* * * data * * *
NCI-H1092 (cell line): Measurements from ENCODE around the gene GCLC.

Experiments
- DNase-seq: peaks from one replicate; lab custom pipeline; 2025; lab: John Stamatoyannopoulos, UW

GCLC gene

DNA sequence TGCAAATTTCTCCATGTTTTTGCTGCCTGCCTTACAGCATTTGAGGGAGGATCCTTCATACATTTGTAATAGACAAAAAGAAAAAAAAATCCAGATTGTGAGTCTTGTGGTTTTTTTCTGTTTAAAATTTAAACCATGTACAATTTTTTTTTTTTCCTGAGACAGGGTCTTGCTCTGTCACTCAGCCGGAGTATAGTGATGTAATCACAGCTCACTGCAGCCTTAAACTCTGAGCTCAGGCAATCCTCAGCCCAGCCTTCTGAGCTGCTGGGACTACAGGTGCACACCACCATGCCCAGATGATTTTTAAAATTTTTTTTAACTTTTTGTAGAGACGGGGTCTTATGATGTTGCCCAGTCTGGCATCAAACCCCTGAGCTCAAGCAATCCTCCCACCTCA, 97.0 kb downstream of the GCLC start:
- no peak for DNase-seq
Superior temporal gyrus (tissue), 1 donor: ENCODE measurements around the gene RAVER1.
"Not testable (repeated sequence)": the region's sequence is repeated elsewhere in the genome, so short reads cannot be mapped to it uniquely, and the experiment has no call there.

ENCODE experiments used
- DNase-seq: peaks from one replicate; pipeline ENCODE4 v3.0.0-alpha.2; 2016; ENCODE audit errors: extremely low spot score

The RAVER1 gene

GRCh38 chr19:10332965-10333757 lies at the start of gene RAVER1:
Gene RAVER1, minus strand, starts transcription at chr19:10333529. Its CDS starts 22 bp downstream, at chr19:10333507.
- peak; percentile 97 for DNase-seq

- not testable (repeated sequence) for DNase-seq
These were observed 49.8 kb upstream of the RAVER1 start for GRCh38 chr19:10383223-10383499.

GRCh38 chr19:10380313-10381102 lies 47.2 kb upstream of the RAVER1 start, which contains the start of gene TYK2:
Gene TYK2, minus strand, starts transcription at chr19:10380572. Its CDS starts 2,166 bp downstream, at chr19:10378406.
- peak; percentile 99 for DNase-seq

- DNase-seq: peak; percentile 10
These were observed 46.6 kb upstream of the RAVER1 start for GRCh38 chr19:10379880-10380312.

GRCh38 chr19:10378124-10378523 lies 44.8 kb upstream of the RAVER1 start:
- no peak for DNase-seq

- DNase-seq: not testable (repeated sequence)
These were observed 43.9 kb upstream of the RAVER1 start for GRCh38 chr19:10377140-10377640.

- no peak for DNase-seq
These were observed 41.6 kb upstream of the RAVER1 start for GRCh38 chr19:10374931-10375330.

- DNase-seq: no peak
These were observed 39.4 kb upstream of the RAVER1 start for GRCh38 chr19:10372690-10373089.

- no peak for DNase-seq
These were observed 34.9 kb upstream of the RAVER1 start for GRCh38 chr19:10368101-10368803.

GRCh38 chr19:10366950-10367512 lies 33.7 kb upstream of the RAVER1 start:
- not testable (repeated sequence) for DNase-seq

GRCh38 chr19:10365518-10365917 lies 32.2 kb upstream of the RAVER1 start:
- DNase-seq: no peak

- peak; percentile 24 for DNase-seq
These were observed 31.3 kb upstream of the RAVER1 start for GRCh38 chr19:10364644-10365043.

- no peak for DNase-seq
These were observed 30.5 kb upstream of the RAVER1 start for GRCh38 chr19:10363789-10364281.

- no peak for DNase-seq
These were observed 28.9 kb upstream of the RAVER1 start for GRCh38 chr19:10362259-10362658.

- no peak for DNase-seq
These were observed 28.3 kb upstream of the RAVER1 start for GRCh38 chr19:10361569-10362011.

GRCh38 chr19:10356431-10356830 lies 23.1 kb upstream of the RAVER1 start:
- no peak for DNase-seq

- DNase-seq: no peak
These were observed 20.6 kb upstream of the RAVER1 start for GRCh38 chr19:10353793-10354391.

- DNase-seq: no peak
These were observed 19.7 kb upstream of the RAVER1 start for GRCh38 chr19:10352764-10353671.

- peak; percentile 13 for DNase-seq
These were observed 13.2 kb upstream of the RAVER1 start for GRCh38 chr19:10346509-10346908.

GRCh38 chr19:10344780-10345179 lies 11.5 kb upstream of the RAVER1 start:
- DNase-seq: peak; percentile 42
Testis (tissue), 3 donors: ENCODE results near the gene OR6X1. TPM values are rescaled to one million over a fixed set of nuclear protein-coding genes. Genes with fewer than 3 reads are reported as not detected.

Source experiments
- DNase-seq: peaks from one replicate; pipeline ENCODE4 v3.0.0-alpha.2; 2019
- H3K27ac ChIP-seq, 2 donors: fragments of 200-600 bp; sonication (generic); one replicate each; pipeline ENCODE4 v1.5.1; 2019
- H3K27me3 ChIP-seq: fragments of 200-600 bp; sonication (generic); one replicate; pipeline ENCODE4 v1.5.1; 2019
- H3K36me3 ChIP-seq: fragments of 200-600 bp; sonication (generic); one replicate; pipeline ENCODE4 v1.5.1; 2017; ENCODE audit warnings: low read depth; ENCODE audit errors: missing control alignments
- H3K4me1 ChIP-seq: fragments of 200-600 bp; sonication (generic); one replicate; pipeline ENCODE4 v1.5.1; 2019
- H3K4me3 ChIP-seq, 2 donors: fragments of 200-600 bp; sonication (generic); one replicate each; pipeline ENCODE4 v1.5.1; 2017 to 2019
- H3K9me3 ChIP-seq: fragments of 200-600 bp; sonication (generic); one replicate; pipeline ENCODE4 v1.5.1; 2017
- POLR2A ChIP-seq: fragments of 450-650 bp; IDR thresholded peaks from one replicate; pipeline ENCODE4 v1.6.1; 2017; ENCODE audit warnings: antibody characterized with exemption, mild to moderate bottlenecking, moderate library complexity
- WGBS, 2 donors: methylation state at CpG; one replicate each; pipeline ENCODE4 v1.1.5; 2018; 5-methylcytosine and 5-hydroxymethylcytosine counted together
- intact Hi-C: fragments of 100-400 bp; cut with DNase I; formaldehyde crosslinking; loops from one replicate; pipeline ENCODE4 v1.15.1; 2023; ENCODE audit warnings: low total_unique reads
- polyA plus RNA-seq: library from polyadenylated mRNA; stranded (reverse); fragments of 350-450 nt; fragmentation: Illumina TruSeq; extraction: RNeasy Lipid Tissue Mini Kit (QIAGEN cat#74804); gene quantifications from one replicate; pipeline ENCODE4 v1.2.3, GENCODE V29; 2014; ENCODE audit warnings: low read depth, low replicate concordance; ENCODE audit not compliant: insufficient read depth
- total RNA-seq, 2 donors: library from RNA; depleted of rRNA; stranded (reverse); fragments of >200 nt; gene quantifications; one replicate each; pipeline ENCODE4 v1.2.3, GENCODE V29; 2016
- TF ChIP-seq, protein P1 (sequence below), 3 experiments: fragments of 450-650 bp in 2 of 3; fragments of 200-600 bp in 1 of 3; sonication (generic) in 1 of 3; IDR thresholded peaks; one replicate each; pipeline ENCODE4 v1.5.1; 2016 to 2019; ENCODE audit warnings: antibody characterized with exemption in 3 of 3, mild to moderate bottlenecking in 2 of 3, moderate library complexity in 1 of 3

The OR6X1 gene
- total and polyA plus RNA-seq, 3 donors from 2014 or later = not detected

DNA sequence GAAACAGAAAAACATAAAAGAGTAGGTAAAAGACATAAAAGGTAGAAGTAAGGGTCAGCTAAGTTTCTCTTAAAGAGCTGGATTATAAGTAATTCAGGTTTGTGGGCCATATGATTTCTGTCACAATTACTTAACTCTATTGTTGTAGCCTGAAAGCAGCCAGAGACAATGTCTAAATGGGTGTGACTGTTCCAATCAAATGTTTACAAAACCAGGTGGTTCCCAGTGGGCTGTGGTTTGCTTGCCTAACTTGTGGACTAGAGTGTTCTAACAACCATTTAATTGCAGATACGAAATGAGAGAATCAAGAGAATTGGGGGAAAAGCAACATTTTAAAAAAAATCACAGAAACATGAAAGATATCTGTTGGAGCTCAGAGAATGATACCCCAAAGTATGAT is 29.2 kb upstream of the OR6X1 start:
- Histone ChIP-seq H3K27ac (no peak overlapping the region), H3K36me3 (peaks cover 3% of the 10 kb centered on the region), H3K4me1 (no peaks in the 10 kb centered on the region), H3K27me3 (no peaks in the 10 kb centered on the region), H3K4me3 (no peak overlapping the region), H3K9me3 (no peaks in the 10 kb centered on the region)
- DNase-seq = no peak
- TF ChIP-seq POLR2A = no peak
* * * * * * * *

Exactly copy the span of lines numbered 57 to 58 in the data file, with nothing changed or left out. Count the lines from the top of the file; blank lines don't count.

- H3K27ac ChIP-seq, 2 donors: fragments of 200-600 bp; sonication (generic); one replicate each; pipeline ENCODE4 v1.5.1; 2019
- H3K27me3 ChIP-seq: fragments of 200-600 bp; sonication (generic); one replicate; pipeline ENCODE4 v1.5.1; 2019